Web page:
SO HOW DOES YOUR CREW FEEL NOW THAT YOU GUYS WENT 816 PER CENT OVER YOUR TARGET?
Chris: Everyone’s extremely happy with how it turned out, and we’re incredibly grateful for their support. The campaign’s success gives us more options on how we can make the movie. The short acts as a proof of concept for the feature, but nailing the quality of the film and hitting the right tone with our audience was equally important to us.
Jeff: Money aside, it was the thousands of people who contributed one dollar that actually show how many people are interested in this thing. And it doesn’t change what we’re trying to do with the feature story, and the heart of the story. That core would remain constant whether 500 thousand was raised instead of 1.7 million.
TODAY, PROOF OF CONCEPT SHORT FILMS ARE PLAYING A KEY ROLE IN GETTING TO MAKE A FEATURE. WHY DO YOU THINK THAT IS?
Chris: The market’s just not there to write a script and get it financed. That’s just not a realistic option. Nowadays, if you’re a filmmaker and you want to do things on your own terms, you have to demonstrate that you can make the movie first.
Jeff: There’s so much noise out there. So many scripts and so many people pitching ideas, that people aren’t really able to visualize the end product the way that a proof of concept can do for you. It’s a big risk, but there’s a big reward and payoff.
HOW DID YOU DECIDE WHAT YOU WERE GOING TO SHOW IN YOUR PROOF OF CONCEPT? IT FELT LIKE THE FIRST 10 MINUTES OF THE FEATURE, WHILE LIVING ON ITS OWN.
Chris: We knew that we wanted to make something that made sense for Robbie Amell, for the people that we work with, and the relationships that we have in terms of post. We have this great visual effects company in Toronto called Play Fight. They’re very talented. Our taste is in genre films that are elevated and still have a dramatic spine to them. They aren’t typical action flicks or sci-fi movies.
Jeff: We wanted to make sure that there was a certain level of relatability to the character, and to establish a realistic tone before the big digital effects. We wanted to build a world that was different than X-Men.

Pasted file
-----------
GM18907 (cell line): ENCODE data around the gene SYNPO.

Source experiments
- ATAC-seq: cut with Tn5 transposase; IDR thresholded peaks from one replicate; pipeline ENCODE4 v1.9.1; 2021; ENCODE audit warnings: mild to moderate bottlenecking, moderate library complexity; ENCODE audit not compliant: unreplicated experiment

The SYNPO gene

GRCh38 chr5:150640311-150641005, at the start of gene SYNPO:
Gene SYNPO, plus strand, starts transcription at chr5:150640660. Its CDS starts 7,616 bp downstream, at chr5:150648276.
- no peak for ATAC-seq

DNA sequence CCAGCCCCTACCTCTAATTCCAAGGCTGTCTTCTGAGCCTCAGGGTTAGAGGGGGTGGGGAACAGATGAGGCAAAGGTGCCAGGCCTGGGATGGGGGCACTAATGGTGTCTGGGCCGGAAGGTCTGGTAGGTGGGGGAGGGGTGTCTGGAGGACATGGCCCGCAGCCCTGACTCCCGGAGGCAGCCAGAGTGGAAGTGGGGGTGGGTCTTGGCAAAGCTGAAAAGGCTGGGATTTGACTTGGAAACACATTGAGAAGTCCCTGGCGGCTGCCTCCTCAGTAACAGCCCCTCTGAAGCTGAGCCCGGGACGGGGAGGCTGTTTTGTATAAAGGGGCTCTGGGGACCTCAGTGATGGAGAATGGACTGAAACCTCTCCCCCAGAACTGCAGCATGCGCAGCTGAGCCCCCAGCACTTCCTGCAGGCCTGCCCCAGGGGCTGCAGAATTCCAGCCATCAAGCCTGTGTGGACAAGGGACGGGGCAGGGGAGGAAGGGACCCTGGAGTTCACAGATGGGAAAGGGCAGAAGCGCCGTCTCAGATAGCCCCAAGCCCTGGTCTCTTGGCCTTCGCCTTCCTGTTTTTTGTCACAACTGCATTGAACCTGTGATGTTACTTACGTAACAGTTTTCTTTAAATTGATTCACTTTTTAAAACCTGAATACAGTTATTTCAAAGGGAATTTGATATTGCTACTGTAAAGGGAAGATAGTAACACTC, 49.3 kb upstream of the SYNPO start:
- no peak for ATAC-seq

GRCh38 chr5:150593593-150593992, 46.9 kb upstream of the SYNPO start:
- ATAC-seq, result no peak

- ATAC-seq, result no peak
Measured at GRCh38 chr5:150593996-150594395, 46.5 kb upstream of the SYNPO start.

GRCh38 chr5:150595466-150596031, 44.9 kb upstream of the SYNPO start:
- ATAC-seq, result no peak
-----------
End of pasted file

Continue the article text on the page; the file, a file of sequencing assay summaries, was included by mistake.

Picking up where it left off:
Chris: It all feels the same now. Big spectacle, skyscrapers being blown up. We’re more interested in human stories. And we don’t have $200 million to compete. So if I want to work in this genre and I’m not making a movie for Marvel or Fox… where can I fit in? We wanted to tell a sci-fi story that felt very real and human. And have a pulse to it, as opposed to this big gargantuan machine. That’s why we got the response that we did.
FOR A CROWD SOURCING CAMPAIGN, HOW IMPORTANT ARE THE INCENTIVES AND PROMOTIONAL MATERIALS?
Chris: We worked with a company called Space Mop. They are fantastic. You have to have it all formulated. You can’t just expect a lot of people to give you money. It has to be something that you have to earn. You have to show value, in both the product and in the proof of concept. And you have to engage them in a way that feels meaningful and offer them some incentive that they see as valuable. That’s really hard to do.
Jeff: Some people just wanted cool Arrow swag and some wanted to see our movie become a feature film. When we first launched, we had a huge surge of donations primarily off Robbie and Stephen’s fan-base. Then we stalled for a good week or two.
Jeff: I posted it on Reddit and it went on the front page. It got 11,000 upvotes, it was ridiculous. That triggered a mainstream viral push, and that’s when we really hit our stride. We got up to 400K in two weeks. What ended up happening was viral marketing, coupled with Rob and Stephen Amell and our campaign managers putting some great perks out there. We actually made the majority of our money back in the last two days.
DO YOU THINK THIS PROJECT COULD HAVE BEEN MADE IN THE CANADIAN SYSTEM?
Jeff: A lot of the fans are Canadian, a lot of the donations came from Canada. There’s a proven demand there from a Canadian audience. At the current moment our hope is to try to make the feature out of Canada, in the same spirit that we made the short film.
Chris: There isn’t a lot of material like this coming out of the system here. So, this is exciting. This is the kind of content we want to make.
WHAT SURPRISED YOU ABOUT THE AUDIENCE RESPONSE TO YOUR PROJECT?
Jeff: My favourite part is people arguing on YouTube. I love it when someone is talking about Robbie’s character being a complete asshole. And then people say, “No, the cops are bad!” and then, “No, the guy was bad, he smashed a window!”
Chris: I was surprised at the YouTube comments. For the most part, people actually had thoughts about what happened in the short.
Jeff: That’s when we knew we had something that was working. When the YouTube comments weren’t absolutely horrible.